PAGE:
Q1. In addition to being the Prime Minister of Namibia, you are also the Minister of Sports and Culture, as well as the Minister of Education. Given that fact, what role do you think sports and culture can have in shaping not only the identity of a country, but also its diplomatic relations?
As you may know, Namibia is a uniquely pluralistic country, and we value interaction among people from different cultures. We have unity in diversity because we have different cultures, languages, backgrounds. So we need sports and other cultural items in order for people to interact. And in the process of that interaction, people come to know and appreciate each other. Namibia emerged out of a long struggle, and one of the things we have done is adopt a policy of national reconciliation. That policy is supported by the idea that people can recognize each other, which can only happen through communication, participation, and interaction. So sports and culture can support this within Namibia, and also internationally. Because of the failure of people to communicate, there is prejudice, and other barriers. These barriers can be lowered through interaction and communication, and that’s why this is important to us.
Q2. Southern Africa has been quite successful in terms of international brands, especially South Africa and its World Cup campaign. Namibia recognizes this, and has had certain events, such as the presence of Brad Pitt and Angelina Jolie, making the country known internationally. What is the future of Namibia’s national brand, and how will you compete with the success of neighbouring countries?
Well first of all, I believe that, if South Africa, Botswana or Angola is successful, then we will share this success. So it’s really not a question of competing amongst ourselves, but a question of complementing each other, so that we do not contribute to the image of Southern Africa being an unfriendly, unstable, and violence-prone area. As a region, we really want to project ourselves as a source of peace and stability, as a welcoming region, because we have a lot to share. The new concept to develop now is a trans-frontier pact, whereby this pact can cross boundaries. Therefore, we are trying to overcome the barriers formed by political entities, so that we are seen as one entity. So if you take a visit to Victoria Falls in Zambia or Zimbabwe, we also would like you to come to the Orange River, and continue on to Kruger National Park, or to Mozambique. We are actually creating a Southern African unit, and expanding our network systems, including air travel, and planning to introduce a regional visa, which would apply to the Southern African region.
Q3. As well as in terms of politics and tourism, do you think Southern Africa could also be an economic unit? What do you see as the future of institutions like the South African Customs Union? Do you believe Namibia has an active role in these, and that they are beneficial to the region?
Yes, and they are beneficial for the region. We want to work towards the integration of the region in terms of trade, investment, and such. The only problem we have is the asymmetry in terms of development. South Africa attracts more investment because of its highly-developed economy, and therefore small countries like Swaziland or Namibia do not benefit as much. Those are the things we need to change as a region, so that we benefit in a win-win way.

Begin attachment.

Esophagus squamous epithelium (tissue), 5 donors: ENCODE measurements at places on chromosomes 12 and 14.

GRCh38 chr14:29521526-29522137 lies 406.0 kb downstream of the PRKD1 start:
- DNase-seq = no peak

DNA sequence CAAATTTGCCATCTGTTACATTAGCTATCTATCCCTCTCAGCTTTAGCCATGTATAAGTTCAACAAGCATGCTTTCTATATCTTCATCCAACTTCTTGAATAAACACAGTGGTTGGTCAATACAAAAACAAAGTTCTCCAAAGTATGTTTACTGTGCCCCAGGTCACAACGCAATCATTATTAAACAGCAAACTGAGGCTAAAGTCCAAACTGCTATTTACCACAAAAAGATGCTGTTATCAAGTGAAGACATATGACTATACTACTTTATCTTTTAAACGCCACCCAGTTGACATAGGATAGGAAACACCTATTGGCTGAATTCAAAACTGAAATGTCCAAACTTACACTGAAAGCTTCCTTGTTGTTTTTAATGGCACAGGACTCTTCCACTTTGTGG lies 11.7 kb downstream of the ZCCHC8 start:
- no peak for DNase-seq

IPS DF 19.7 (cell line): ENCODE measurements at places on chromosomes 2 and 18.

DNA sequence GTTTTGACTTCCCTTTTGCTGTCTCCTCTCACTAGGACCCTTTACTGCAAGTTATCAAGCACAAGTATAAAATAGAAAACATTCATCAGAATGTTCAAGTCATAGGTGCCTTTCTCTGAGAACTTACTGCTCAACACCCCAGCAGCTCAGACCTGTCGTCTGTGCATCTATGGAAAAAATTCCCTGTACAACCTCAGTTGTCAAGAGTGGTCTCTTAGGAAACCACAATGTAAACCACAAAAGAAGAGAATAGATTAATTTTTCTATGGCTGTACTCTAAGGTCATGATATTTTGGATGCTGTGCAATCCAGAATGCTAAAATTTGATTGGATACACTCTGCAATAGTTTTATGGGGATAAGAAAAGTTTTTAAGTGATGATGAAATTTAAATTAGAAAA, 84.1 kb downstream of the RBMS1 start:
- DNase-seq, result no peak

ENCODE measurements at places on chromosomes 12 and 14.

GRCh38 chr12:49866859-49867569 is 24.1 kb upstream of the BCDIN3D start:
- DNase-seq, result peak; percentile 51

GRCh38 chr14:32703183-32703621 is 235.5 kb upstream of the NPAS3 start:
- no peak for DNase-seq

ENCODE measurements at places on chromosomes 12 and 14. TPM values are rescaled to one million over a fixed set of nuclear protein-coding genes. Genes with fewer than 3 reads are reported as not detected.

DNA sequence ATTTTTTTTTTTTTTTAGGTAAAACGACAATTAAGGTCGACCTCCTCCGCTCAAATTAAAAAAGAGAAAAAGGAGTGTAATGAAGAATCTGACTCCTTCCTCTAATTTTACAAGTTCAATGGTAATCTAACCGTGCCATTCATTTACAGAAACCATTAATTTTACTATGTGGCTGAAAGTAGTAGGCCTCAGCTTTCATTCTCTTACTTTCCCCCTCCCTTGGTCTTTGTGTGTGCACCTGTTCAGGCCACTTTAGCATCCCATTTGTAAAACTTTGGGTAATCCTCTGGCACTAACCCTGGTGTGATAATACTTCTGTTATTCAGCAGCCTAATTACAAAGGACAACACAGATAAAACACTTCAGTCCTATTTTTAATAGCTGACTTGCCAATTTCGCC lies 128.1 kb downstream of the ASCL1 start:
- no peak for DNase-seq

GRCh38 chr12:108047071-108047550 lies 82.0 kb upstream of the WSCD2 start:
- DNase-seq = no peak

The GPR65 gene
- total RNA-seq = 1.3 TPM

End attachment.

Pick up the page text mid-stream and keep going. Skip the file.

Q4. As the Namibian economy continues to grow, what steps is Namibia taking to address social inequality, and do you believe that it is possible to shrink the gap between the rich and the poor?
Yes, it’s a big challenge. Because of our history, we have to struggle to at least narrow the income disparity and inequality in our society, and that’s a tough thing. Namibia is one of the most unequal societies – our Gini coefficient is about 0.6, which indicates a country that is totally unequal. We have to lift those who were left behind, and provide them with productive assets, as well as education, which, in the long run, is an economic equalizer. That’s why we are investing so much in the area of education, and also in health.
Q5. Namibia receives over a million tourists each year, and that number is only increasing. What measures are in place to ensure that this number continues to increase, and what is the key to Namibia’s success in this area?
I think the reason for our success is our infrastructure. Our road system is useable, and allows for access to the nation’s attractions. You can go to a desert if you’re interested in ecotourism, a game park if you’re interested in wildlife, or to any cultural attraction. The attractions and products are there, and to sustain it, we need to be a peaceful country, and to contain crime, so that tourists are not subjected to crime. Of course, we also need the support of our neighbours, which is why we need this complementary relationship I have mentioned.
Q6. Do you believe that there is a growing Namibian national identity, or do you think people still identify themselves with their tribe or ethnicity?
We have unity in diversity in Namibia, but that does not mean that it will replace specific cultural identities, unless the rights of others are violated. Namibia respects the right to one’s culture, language, and religion. You have to balance national identity with local identities.
Q7. If you were to offer one piece of advice for the next generation of young leaders, especially in the context of the rise of Africa and its future, what would it be?
My opinion is that the world is a global village. In this global village, we must share, but we must share wisdom. So respect and appreciation for diversity are very important for this relationship, and to achieve equality. If we are inward-looking, the probability of that is less, because the people will feel left out. We must recognize and address this.
Interview conducted by Mark Donfried & Molly McParland